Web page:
Illinois House Democrat Lou Lang is proposing making the income tax
increase permanent to pay for state employee pensions. Lang says the
state would pay taxpayers back over time.
Lang said the state
would rebate taxpayers for any amount that's collected over the annual
pension payment from the 67 percent tax increase. The hike was scheduled
to expire at the end of 2014.
Once 2020 hits, the state would also pay back taxpayers another $1 billion per year from pension bonds scheduled to expire.
Lang's pension reform plan includes
- a 3 percent increase in employee contributions, phased in over six years.
- a later retirement age of 67.
- a shift in teacher pension costs from the state to colleges, universities, and school districts over 17 years.
have a responsibility to fix it, and we have a responsibility to have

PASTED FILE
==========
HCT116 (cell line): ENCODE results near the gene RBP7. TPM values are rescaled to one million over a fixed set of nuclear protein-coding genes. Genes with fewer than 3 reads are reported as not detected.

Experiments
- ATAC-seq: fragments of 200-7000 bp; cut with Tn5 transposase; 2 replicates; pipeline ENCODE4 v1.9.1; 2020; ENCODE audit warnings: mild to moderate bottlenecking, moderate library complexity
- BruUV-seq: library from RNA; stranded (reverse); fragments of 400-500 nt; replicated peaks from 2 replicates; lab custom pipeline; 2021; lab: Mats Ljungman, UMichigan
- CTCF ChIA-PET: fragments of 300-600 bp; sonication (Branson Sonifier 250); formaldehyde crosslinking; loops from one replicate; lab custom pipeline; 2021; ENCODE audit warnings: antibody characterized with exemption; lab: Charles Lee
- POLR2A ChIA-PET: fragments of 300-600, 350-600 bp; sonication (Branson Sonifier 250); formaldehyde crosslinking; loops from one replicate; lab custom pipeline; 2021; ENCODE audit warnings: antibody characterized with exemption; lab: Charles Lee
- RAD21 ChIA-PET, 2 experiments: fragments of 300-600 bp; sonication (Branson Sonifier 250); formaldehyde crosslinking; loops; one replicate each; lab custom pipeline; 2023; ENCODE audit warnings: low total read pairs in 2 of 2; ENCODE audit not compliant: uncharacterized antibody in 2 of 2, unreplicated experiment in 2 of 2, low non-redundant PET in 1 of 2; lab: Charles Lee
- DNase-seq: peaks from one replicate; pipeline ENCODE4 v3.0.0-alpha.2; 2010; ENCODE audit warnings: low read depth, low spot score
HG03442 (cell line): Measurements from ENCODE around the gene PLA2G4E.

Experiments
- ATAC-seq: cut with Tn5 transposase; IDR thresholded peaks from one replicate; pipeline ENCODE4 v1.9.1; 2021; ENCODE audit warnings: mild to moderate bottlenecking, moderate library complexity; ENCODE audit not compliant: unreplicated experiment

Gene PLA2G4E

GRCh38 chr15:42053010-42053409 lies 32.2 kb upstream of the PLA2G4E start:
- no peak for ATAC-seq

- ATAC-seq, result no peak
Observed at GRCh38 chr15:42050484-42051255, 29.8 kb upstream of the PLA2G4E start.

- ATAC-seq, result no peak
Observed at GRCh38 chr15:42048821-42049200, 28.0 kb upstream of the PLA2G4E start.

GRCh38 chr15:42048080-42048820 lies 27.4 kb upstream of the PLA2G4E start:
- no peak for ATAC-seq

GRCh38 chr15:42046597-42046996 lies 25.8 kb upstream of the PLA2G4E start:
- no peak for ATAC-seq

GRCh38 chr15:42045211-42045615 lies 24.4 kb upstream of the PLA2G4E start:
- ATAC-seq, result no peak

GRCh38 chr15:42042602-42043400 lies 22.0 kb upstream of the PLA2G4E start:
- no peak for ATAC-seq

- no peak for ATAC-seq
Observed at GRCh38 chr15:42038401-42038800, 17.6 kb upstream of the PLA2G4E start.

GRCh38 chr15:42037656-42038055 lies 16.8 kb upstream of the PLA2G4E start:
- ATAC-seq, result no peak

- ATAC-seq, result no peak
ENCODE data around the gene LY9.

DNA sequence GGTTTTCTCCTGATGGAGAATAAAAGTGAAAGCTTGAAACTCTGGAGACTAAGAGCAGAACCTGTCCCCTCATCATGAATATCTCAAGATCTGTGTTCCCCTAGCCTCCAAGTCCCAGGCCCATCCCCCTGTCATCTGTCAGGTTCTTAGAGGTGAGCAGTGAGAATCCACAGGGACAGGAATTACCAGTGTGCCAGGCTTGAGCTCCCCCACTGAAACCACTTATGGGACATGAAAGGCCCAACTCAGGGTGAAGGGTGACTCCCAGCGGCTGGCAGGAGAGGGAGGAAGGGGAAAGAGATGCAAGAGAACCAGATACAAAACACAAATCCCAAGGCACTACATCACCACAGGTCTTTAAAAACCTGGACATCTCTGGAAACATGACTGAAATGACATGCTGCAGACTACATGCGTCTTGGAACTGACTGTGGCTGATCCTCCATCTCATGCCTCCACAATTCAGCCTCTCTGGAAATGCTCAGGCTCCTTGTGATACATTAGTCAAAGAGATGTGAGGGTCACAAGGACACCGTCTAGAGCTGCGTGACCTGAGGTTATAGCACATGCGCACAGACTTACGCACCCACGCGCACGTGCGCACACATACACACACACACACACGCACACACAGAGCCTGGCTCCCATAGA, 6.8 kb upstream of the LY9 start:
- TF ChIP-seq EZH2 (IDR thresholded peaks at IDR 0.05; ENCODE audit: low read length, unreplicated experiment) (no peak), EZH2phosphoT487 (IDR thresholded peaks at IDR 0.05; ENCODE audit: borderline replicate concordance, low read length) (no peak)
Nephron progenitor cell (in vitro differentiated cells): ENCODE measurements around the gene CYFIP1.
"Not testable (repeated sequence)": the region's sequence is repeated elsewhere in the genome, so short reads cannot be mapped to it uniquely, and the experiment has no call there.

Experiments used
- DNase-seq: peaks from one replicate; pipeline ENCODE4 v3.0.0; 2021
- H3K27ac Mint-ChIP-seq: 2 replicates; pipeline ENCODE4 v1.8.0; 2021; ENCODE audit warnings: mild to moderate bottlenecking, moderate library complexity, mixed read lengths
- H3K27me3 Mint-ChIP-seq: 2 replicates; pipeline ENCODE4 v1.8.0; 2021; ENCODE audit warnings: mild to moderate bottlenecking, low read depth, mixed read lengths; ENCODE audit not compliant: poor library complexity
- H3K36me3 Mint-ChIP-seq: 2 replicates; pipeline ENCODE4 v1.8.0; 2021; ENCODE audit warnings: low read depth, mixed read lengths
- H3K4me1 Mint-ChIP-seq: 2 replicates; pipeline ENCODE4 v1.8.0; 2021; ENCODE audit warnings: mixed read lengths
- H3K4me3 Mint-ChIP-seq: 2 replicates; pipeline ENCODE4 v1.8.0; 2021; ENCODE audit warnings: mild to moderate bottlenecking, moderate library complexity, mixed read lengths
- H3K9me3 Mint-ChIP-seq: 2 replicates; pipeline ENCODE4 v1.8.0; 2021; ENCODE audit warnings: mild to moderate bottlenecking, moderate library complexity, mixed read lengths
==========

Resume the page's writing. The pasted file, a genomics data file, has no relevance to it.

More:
shared sacrifice," Lang said. "If the people of Illinois want to
continue to have state employees, we're going to have to figure out a
system where we can have state employees."
Lang's plan requires
retired employees to shift to Medicare at age 65. The Chicago-area
Democrat would include a guarantee the state makes its pension payment.
That would happen through a 50-year increase in payments to bring the
state's five public pension systems to 80 percent funding.
We reached out to a number of people to find out what they think.
President John Cullerton said the negotiating table is large enough to
accommodate many of the ideas in this plan, but House Republican leader
Tom Cross does not like it.
The We Are One Illinois coalition of
unions is also reviewing Lang's proposal. Lang said the ramp-up of
payments over 50 years will accrue interest over time. He said the money
from the income tax increase will be dedicated to paying for pensions.